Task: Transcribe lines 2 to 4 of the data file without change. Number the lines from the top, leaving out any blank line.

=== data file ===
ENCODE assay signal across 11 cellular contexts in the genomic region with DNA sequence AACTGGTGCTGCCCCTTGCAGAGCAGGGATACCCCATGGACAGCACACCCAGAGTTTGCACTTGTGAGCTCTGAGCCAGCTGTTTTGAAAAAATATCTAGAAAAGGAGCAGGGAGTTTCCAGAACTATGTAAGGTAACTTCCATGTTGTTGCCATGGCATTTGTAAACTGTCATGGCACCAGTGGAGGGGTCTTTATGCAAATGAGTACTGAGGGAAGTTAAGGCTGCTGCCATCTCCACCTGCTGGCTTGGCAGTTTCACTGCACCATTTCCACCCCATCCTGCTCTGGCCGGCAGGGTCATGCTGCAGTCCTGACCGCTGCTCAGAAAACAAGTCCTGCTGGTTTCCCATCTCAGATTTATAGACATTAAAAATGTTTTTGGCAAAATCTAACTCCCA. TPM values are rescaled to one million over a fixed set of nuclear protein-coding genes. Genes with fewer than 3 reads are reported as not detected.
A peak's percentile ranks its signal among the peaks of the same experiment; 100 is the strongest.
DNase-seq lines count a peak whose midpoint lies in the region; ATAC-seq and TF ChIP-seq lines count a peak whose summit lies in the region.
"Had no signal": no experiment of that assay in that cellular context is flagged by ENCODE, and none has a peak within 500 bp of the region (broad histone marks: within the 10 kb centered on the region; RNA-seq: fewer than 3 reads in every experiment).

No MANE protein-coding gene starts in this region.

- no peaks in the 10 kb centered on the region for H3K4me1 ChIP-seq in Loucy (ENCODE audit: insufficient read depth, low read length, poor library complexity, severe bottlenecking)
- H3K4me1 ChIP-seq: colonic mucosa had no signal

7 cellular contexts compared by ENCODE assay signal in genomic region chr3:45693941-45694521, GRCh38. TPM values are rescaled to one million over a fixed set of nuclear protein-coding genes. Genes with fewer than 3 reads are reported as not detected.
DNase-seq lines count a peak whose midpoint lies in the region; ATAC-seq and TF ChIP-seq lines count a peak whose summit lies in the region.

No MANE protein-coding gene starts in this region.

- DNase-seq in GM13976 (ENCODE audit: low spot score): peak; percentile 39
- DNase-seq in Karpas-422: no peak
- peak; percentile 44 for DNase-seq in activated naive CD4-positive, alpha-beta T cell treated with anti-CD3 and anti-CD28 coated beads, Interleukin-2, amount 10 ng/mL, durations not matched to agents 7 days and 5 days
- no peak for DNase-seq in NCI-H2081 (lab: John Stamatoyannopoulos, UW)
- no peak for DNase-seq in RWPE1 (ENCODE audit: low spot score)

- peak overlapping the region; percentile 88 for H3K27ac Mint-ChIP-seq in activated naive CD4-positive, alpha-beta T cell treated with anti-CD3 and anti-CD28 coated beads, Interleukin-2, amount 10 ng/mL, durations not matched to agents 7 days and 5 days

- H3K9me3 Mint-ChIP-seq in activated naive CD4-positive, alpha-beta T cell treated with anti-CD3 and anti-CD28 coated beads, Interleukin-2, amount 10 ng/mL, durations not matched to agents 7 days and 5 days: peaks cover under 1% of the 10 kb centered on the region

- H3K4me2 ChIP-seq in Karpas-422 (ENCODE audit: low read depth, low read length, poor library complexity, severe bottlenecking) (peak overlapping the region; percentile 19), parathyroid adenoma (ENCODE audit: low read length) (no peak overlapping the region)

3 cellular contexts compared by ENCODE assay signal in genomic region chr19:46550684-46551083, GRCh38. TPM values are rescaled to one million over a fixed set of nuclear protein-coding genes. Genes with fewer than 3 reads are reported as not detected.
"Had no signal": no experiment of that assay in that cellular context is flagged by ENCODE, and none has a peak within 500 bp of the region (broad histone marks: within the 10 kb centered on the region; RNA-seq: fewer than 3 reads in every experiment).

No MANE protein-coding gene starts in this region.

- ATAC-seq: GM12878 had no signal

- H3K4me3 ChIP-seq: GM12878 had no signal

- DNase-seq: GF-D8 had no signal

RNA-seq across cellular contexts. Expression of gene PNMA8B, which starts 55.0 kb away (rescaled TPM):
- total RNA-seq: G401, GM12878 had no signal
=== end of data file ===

A peak's percentile ranks its signal among the peaks of the same experiment; 100 is the strongest.
DNase-seq lines count a peak whose midpoint lies in the region; ATAC-seq and TF ChIP-seq lines count a peak whose summit lies in the region.
"Had no signal": no experiment of that assay in that cellular context is flagged by ENCODE, and none has a peak within 500 bp of the region (broad histone marks: within the 10 kb centered on the region; RNA-seq: fewer than 3 reads in every experiment).